For some readers those few hours of portability do seem to be worth it. Not for me: I’ve basically stopped “buying” new Kindle books, at least ones priced above $10 except in the rarest of circumstances, which is exactly once so far. (I needed a book for research and was far from the nearest bookstore, which didn’t have it in any event, and I felt I couldn’t wait several days for a delivery from Amazon.)

I do more reading than ever, thanks to e-books. I’m still buying new bestsellers when they’re $10. But there are tens of thousands of older books, many of which are free, that I can enjoy, too. And I’m perfectly content to wait again for cheap paperback versions of bestsellers, which I tend to buy in used bookstores that don’t send a dime to the publishers.

The publishing industry has pretty much gotten its way. I don’t see a big victory there for anyone.

Never believe a political ad

This article was originally published on Salon on October 4, 2010.

I have a suggestion for anyone who sees a political advertisement in the next month before Election Day. Assume it’s nothing but lies.

You should assume the falsehood of these messages because at least some of the people aiming them at you are too dishonorable to tell you where they got their money. They are opinion launderers. They are poisoning what’s left of the American political system.

Assuming the falsehood of all political advertising is the only short-term defense we can mount against this 21st century media plague: the onslaught of ads run by groups that have serious-sounding names but are often funded by unnamed people and corporations that want to tilt elections to their own ends.

Opinion laundering isn’t new. It’s been practiced by wealthy individuals and companies for years; read the New Yorker’s recent piece on the Koch brothers, the billionaire right-wingers who are “waging a war against Obama.”

Sometimes the rich and powerful do this in jaw-droppingly stupid ways, such as the 2001 case when Microsoft orchestrated a “grass-roots” letter-writing campaign to drum up support for its monopolistic excesses, a move that backfired when some letters to state officials were sent over the signatures of dead people. (I had some fun with that in the newspaper column I was writing at the time, asking readers for some more creative dead people than the ones Microsoft had used; my favorite was this quote from Buddha: “An OS is able if Microsoft releases it.”)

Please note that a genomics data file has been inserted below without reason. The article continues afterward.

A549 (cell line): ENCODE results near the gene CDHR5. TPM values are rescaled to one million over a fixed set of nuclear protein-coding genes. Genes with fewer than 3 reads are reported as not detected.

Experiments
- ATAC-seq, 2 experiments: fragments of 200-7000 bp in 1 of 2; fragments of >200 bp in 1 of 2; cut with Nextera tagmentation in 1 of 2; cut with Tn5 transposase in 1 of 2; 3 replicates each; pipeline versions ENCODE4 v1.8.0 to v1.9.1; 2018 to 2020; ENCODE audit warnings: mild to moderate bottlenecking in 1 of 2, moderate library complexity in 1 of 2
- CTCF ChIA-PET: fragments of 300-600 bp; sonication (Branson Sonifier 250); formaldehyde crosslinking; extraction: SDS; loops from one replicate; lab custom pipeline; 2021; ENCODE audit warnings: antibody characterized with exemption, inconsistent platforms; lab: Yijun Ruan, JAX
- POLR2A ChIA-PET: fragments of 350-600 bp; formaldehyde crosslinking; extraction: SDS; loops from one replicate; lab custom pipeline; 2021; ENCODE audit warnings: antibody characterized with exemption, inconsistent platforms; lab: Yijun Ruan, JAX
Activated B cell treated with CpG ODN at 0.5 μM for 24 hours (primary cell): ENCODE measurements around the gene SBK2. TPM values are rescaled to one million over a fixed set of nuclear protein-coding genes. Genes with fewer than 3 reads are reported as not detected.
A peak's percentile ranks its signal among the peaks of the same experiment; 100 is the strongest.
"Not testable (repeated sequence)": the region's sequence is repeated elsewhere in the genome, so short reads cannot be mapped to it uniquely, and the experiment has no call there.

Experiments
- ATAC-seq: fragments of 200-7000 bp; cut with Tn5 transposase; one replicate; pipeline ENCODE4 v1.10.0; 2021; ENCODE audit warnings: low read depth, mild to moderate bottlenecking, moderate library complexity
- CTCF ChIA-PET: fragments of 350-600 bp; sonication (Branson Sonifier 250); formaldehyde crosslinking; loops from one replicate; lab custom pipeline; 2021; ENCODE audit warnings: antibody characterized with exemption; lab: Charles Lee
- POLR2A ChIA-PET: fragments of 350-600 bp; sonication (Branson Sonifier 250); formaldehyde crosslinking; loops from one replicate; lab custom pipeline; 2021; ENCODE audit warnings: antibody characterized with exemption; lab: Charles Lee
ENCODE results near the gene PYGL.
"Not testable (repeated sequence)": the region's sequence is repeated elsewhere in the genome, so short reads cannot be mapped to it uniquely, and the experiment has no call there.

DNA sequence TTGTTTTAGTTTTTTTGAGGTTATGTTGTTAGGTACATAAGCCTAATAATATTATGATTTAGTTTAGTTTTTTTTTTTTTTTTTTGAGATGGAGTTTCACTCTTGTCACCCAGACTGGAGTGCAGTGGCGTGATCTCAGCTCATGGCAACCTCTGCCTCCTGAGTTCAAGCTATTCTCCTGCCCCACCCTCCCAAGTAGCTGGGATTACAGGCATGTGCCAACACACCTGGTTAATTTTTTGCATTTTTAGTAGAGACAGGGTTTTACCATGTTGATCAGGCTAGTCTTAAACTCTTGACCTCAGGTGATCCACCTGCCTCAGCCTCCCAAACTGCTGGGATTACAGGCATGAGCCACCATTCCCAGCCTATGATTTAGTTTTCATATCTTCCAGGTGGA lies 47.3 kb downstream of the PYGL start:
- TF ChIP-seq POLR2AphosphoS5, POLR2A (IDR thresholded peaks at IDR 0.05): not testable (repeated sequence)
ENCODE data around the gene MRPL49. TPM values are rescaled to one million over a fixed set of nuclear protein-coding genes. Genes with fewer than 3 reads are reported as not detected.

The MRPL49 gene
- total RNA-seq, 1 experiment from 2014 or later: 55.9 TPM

What’s going on now is the opposite of humorous. It’s dangerous.

It’s bad enough that the Supreme Court’s decision in the Citizens Unitedcase opened the floodgates to unlimited corporate money in the political arena. The case turned on the conservative majority’s excessively liberal interpretation of the First Amendment, though it’s important to recognize that the constitutional argument was not a trivial one.

Citizen United liberated what the Washington Post called “Super PACs,”or “independent expenditure-only committees” that have absolutely no restraints on the amounts they can raise from individuals and corporations and then spend to run attack ads. At least in theory, these groups are supposed to eventually report who gave them the money, the Post said, but the current system invites non-timely disclosure.

What’s absolutely disgraceful is the huge growth in 501(c)(4) nonprofit corporations, which require no disclosure at all. As the New York Timesreported in late September in a story focusing on Crossroads GPS, a Republican outfit that’s one of the prime movers in this category:

The rule of thumb, in fact, is that more than 50 percent of a 501(c)(4)’s activities cannot be political. But that has not stopped Crossroads and a raft of other nonprofit advocacy groups like it — mostly on the Republican side, so far — from becoming some of the biggest players in this year’s midterm elections, in part because of the anonymity they afford donors, prompting outcries from campaign finance watchdogs.

The chances, however, that the flotilla of groups will draw much legal scrutiny for their campaign activities seem slim, because the organizations, which have been growing in popularity as conduits for large, unrestricted donations among both Republicans and Democrats since the 2006 election, fall into something of a regulatory netherworld.

Neither the Internal Revenue Service, which has jurisdiction over nonprofits, nor the Federal Election Commission, which regulates the financing of federal races, appears likely to examine them closely, according to campaign finance watchdogs, lawyers who specialize in the field and current and former federal officials.

Politicians attacking each other directly have to say so directly in their advertisements. But the new advocates, the opinion launderers, can launch these attacks in slightly indirect ways, for example, attacking a target’s positions on issues in such a way that leaves no doubt that the goal is to unseat him or her.

Our political class refuses to mandate disclosure of donors, much less timely disclosure. (It’s too late if we learn that someone has spent millions poisoning the air if the election is already over, and that happens again and again.) Why should they? They’re being paid off, with campaign contributions among other benefits, by the interests that like the new system.

This is all about media, too. But media organizations aren’t giving this the attention it deserves. To be sure, there have been some honorable exceptions, mostly in newspapers. But in a rational world, a scandal of this size — the overt and covert buying of the conversation that will help decide our future — would be at least as important as, say, the latest evidence that a certain Senate candidate in Maryland had a colorful past.